I am terrified of head injuries and glad that my boys had no interest in playing football and that this is finally getting attention. I am a huge NFL follower and am aghast at the names of old players I loved who are now being affected by memory loss and functionality problems at such young ages. I'm a Packers fan and there is some minor whispering around here that even Bret Favre is starting to have these issues and he only just retired.

I know my son wants my grandson to play football and I know my grandso is an avid sports fan and will want to play everything. I hope there is more care taken with the health of our younger children now that we know what can happen when you are repeatedly hit on the head. Grandson is six so I am assuiming that by the time he is playing football with any contact, if he does, there will be protective rules in place at least for underage children.

For pro football? I think it's up to the players as they are adults, but I think it is within their rights to push for more safety. We enjoy watching them play and I know they make a ton of money, but they have live with themselves after retirement and all the money on earth can't buy back a good brain once it is damaged. I have no problem if they take care of themselves better.


Roll With It
I am glad that the schools are taking this seriously. None of my kids played sports in school. jess would have played soccer but her body just would NOT cooperate. Now I am not so sad about that as I was. I would not have forbidden it, but I would have said, and advocated for team-wide, no headers. Those are just a disaster in slow motion, in my opinion. Having had to have 2 operations on my neck, I was super careful about ANY neck/head injury even before seeing this or any of this info being made public.

It is actually the kids in the youth leagues and intra-mural leagues that I think are at the most risk. We have seen some changes in husband's nephew over the last few years that I believe may be due to this. He played every sport he could except soccer, and often they would overlap and he might have 2 or even 3 practices a day to fit it all in. Esp in the summer. Winning was EVERYTHING to his coaches (it just isn't fun unless you win was the rationale they gave) and they had to deal with other health issues like anorexia from wrestling to make weight class when nephew was only 8 yo.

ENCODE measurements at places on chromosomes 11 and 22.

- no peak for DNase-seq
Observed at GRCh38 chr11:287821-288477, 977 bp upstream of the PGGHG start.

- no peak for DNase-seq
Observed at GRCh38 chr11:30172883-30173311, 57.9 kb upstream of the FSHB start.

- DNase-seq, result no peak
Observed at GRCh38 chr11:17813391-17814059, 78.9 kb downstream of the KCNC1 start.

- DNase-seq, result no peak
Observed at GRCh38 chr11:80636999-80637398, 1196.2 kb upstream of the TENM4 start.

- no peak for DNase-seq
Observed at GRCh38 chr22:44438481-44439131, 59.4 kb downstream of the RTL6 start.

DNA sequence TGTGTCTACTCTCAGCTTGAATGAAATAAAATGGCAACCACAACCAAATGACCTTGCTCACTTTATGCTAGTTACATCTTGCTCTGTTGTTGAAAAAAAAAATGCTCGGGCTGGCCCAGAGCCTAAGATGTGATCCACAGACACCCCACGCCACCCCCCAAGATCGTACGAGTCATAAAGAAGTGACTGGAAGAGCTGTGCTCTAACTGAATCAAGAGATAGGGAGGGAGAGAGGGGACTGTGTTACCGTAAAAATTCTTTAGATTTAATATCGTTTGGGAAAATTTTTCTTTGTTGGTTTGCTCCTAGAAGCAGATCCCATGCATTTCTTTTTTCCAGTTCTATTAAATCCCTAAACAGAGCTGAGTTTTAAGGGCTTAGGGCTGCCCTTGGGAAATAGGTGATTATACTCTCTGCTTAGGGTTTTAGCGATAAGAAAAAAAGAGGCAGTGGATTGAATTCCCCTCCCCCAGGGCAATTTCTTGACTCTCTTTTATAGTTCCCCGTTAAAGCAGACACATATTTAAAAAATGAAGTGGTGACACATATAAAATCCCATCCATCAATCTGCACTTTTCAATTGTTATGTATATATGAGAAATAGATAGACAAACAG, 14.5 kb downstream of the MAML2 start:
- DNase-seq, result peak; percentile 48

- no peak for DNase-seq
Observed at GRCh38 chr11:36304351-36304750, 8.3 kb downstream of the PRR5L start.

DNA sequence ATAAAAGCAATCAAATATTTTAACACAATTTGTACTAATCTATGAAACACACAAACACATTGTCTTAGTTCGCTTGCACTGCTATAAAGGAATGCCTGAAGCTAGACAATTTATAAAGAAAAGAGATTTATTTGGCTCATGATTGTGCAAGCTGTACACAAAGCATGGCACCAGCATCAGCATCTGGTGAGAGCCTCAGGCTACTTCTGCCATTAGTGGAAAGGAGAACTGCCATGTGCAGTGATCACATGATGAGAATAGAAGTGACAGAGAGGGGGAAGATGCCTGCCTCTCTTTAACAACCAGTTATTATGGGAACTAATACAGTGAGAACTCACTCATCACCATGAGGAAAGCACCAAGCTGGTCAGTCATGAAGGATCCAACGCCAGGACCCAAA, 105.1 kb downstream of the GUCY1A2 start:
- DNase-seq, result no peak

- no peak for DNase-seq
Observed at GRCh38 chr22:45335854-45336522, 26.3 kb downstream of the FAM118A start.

He has always been the sweetest guy, and very smart, but in the last year he is showing some memory issues and other signs of problems. Given that he has had more than 3 DIAGNOSED concussions and that he didn't tell anyone until at least the end of the game or even late that night that he had a problem, I can only imagine that this may be a big issue in his life.

At young ages, the coaches are parents and parents just are not trained about all of this. Heck, we had soccer coaches who told kids to go stand under trees during lightning if the ref or a parent objected to practicing during storms with lightning. Took the league making a big stink to get most of the coaches to agree that kids should not practice during lightning - which is just idiotic, in my opinion. The risk of concussion wasn't on anyone's radar then, and I don't know if it would be now. We had coaches calling the girls names like sissy if they didn't want to play on sprained ankles or messed up knees, I cannot imagine them being okay with a kid not playing because they were dizzy or had a headache. It will take a LOT for this to change in my area. I hope that it does change though.